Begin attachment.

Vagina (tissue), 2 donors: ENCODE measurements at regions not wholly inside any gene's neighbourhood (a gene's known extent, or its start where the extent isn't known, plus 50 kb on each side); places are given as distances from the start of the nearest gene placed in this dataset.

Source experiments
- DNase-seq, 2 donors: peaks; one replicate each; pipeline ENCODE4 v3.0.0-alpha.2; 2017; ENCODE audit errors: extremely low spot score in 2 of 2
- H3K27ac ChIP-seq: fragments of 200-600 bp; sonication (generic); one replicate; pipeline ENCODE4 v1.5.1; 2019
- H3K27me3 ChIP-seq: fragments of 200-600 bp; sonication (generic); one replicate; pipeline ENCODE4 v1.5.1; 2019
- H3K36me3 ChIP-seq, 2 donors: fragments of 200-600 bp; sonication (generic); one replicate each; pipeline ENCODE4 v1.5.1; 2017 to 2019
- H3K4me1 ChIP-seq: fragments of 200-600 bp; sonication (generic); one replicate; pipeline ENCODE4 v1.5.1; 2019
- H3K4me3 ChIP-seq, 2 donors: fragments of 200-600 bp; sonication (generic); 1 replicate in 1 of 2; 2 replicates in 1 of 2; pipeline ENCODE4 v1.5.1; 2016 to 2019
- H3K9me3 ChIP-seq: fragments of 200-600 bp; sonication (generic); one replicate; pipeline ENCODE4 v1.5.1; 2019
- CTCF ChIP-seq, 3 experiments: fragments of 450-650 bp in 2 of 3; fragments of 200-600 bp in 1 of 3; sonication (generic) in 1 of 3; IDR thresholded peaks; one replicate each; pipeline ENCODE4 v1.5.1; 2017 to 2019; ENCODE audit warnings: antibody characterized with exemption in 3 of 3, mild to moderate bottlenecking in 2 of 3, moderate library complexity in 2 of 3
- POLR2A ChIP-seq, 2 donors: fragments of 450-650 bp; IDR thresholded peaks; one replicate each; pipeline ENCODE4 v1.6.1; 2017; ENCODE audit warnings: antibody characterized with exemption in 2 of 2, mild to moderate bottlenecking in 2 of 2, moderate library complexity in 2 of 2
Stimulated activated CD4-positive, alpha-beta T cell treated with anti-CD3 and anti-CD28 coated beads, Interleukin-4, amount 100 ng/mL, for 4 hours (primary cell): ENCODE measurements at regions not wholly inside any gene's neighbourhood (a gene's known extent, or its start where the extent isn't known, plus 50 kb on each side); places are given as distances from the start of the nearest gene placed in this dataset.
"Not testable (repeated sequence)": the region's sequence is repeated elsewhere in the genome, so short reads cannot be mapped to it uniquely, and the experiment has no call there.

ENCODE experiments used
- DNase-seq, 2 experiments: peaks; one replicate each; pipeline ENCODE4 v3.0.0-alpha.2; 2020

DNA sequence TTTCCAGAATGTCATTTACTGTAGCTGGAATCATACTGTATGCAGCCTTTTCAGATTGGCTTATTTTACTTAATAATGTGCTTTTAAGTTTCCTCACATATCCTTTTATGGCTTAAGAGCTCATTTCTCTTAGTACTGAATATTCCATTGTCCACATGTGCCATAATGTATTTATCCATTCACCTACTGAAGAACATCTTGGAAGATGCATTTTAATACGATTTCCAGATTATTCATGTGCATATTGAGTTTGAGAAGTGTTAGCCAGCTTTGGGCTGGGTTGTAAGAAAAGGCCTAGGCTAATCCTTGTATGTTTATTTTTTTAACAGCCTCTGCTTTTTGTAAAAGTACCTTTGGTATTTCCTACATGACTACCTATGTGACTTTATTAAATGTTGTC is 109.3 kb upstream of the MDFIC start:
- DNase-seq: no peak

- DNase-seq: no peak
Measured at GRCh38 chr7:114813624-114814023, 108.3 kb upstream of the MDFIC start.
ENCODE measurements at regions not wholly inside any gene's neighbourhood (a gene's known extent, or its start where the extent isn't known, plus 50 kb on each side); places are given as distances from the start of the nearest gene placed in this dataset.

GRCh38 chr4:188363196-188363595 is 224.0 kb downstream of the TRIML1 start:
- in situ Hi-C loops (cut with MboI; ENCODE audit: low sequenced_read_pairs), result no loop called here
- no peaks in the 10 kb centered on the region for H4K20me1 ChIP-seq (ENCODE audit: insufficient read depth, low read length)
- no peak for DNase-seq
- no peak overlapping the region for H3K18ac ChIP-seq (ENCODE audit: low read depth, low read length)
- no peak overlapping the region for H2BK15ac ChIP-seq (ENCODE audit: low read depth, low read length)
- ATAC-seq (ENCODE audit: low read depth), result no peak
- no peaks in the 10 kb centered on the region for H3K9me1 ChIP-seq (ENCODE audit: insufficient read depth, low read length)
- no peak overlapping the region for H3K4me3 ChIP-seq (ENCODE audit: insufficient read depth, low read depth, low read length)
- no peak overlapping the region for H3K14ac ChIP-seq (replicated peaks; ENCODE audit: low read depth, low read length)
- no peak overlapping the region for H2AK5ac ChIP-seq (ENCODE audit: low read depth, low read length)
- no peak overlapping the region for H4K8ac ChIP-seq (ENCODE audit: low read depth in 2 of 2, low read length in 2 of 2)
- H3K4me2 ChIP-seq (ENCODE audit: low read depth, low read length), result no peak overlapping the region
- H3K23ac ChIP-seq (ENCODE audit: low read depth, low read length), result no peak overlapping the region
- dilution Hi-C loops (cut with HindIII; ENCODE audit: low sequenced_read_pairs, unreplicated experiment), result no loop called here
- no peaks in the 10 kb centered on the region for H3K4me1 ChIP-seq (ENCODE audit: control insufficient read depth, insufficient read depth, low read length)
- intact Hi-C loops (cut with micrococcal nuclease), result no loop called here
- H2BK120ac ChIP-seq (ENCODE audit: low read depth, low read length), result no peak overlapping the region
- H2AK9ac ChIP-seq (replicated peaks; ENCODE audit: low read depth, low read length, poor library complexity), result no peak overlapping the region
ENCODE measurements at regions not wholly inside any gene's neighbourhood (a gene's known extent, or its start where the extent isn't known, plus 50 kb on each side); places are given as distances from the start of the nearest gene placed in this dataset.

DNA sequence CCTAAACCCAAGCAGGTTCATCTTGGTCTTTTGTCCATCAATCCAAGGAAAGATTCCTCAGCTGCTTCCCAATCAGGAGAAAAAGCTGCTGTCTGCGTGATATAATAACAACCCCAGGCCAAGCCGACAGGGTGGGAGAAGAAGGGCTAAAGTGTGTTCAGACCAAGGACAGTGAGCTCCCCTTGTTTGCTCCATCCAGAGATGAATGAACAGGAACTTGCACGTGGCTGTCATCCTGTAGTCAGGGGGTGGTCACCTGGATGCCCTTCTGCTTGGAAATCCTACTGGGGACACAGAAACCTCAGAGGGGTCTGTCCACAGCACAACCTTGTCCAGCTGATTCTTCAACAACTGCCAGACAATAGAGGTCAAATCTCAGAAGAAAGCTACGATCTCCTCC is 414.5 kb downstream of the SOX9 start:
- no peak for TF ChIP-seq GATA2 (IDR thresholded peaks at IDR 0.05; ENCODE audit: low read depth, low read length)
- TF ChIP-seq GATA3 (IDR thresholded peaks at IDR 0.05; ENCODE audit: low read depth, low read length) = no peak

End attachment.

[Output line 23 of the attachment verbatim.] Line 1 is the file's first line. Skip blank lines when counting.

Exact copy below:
- no peaks in the 10 kb centered on the region for H4K20me1 ChIP-seq (ENCODE audit: insufficient read depth, low read length)